xhightension wrote:If something is immeasurable then that thing is limitless?
Hightension, smears: if "that thing" is limitless, yes its also immeasurable. But that thing is a function of control. Specifically, control of the growth of capital seems to be limited by the few checks available. To limit capital acquisition implies control over it. An unlimited field in capital acquisition for sure can derive a measure of it's value, and scavenger is right, if the field is limited,
This derivative has become fairly predictable, the controls necessary have not been without misses
Recessions and depressions require up-ending controls on market and paper/money flow adjustments, such as lowering interest rates, saving institutions "too big to fall", increasing the money supply, (with borrowing), and controlling trading practices' etc.
The limits to capital holding, is pretty non existent, and as capital holdings grow, existing control apparatus seem to pale by comparison.The effect of this,is that markets are effected by an artificiality of 2 dimensions: One, by increasing the money supply while simultaneously holding down interest rates pressures the markets held up by an accumulation of debt, while the resulting inflation is held in check. This is very much like a Ponzi scheme, where we are betting everything on the short term.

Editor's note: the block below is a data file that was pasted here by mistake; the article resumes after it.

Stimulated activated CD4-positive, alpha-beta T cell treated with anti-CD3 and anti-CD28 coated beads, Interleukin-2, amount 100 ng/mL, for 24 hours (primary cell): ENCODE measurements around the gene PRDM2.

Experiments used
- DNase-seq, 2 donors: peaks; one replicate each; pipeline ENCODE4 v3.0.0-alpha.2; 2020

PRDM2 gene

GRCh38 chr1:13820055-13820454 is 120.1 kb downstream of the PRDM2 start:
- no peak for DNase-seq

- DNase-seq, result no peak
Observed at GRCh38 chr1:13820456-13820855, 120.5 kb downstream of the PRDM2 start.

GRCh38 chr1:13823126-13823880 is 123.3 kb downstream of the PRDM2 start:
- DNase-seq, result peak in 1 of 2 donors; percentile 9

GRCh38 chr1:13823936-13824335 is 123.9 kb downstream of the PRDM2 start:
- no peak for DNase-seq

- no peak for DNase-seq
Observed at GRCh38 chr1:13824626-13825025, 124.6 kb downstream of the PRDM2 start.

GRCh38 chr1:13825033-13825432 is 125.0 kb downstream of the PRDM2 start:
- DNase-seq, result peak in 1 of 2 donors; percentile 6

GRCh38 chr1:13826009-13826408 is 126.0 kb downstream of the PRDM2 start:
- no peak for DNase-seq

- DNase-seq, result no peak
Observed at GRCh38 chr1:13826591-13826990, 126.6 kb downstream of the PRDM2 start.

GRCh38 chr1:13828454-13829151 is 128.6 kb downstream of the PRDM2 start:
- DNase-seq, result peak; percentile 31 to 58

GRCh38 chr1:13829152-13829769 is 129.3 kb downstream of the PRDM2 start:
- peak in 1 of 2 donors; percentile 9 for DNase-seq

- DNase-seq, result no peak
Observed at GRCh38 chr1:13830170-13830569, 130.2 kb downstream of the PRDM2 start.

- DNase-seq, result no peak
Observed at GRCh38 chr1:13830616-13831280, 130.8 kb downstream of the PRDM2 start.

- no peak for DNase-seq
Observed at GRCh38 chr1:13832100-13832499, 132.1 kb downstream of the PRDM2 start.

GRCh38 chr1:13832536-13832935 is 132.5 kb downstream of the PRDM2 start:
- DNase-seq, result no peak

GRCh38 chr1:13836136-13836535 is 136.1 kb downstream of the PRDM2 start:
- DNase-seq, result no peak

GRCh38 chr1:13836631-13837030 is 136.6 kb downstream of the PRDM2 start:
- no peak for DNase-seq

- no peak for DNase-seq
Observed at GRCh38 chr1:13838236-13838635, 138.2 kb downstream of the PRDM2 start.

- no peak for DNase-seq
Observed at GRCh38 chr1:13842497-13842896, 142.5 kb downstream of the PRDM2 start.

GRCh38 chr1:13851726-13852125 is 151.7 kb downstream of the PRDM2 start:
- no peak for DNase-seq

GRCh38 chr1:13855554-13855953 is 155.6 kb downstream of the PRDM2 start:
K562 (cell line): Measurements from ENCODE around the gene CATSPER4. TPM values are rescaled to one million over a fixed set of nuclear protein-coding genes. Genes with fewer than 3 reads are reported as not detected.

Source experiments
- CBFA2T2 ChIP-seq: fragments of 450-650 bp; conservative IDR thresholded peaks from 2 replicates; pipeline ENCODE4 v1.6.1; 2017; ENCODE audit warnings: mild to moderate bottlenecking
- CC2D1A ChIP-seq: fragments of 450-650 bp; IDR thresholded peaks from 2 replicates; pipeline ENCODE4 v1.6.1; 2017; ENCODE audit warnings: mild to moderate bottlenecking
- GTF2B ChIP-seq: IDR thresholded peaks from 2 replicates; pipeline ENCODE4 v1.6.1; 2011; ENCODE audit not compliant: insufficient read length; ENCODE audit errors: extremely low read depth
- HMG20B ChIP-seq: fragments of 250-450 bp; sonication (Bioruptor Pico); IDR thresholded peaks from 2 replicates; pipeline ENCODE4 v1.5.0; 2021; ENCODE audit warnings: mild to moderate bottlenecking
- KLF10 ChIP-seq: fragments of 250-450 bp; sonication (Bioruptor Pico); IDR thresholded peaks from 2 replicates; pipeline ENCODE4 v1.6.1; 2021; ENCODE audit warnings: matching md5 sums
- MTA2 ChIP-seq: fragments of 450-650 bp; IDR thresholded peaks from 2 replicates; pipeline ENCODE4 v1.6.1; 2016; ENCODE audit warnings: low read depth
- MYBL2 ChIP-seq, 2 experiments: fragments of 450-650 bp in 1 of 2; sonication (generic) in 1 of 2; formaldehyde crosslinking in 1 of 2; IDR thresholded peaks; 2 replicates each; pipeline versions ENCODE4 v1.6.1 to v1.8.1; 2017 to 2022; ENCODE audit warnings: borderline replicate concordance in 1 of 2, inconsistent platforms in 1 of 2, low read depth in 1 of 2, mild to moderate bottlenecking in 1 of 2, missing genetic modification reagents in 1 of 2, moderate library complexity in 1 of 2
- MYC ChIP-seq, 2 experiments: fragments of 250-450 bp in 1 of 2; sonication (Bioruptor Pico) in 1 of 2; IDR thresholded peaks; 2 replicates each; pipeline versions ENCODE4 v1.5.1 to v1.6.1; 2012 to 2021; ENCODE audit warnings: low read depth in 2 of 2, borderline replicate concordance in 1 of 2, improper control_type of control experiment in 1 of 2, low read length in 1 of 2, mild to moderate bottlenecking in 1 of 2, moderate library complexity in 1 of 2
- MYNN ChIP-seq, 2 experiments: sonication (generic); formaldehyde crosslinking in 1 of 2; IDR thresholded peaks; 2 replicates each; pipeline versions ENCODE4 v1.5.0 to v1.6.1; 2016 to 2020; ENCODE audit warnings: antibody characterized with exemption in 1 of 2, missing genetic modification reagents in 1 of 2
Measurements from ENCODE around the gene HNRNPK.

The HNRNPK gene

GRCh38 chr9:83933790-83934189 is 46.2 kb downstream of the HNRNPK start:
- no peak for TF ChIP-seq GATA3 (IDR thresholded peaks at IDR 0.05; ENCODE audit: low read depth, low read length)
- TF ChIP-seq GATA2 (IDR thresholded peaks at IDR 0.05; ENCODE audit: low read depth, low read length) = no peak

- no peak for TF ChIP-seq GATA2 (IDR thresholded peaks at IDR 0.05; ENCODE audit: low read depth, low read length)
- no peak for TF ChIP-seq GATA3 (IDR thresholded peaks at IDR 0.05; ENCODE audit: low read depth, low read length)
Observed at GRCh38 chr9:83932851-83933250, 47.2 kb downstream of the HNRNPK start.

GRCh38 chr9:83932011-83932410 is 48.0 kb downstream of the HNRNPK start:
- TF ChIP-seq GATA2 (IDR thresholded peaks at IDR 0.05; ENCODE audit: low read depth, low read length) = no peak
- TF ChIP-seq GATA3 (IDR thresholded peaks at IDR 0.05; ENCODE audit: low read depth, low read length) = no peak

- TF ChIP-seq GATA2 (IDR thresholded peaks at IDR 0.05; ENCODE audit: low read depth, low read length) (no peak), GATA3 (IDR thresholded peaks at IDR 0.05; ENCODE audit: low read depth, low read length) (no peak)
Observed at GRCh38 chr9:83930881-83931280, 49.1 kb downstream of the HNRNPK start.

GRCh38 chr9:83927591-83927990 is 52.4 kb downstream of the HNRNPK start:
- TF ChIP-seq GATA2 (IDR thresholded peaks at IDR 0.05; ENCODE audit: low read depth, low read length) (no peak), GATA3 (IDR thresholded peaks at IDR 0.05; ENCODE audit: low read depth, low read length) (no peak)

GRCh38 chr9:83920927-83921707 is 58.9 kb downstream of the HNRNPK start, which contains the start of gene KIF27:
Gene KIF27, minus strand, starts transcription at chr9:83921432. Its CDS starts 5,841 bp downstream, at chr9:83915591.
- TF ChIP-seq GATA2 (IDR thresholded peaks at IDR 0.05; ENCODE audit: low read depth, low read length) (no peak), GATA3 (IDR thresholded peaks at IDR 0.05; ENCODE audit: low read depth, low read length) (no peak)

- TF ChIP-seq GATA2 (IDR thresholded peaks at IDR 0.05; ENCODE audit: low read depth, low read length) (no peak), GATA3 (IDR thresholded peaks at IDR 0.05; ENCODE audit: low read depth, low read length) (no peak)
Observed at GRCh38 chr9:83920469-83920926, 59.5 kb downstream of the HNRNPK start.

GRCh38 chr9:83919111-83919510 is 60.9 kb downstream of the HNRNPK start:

Two, the flight into gold, makes things even more confusing, since it creates additional vagueness, by capitol acquisition seemingly a "hidden" variable Since there seems to be no accountable currency acquisition (, not to speak of a further undermining of an already baseless (not backed by gold or silver) currency, instability becomes systemic.
This state of affairs is candy coated by the incredibly low interest rates, and immense public indebtedness. The economy feels stable, for now, by these manuvers by the Fed, however, these are stop gap, near term solutions to a problem, which everyone acknowledges, but don't not want to admit, with no obvious solutions, in sight.
The limits of growth were very well exemplified by President Gerald Ford, and he would have done fine if not for the Iran hostage crisis, which denied him a second term. What followed was Reagenamics, and deregulation. In a limited field,
Function of control is limited by short term assymptotes, hence values become incalculable. , That's my take on it, and we as modern industrial societies are reduced to short term manipulation, Long puts on paper are very risky, it was shorting with low margins which caused the Great depression, and although they do have more controls in place, it is the equity/debt ratio which may be the culprit now.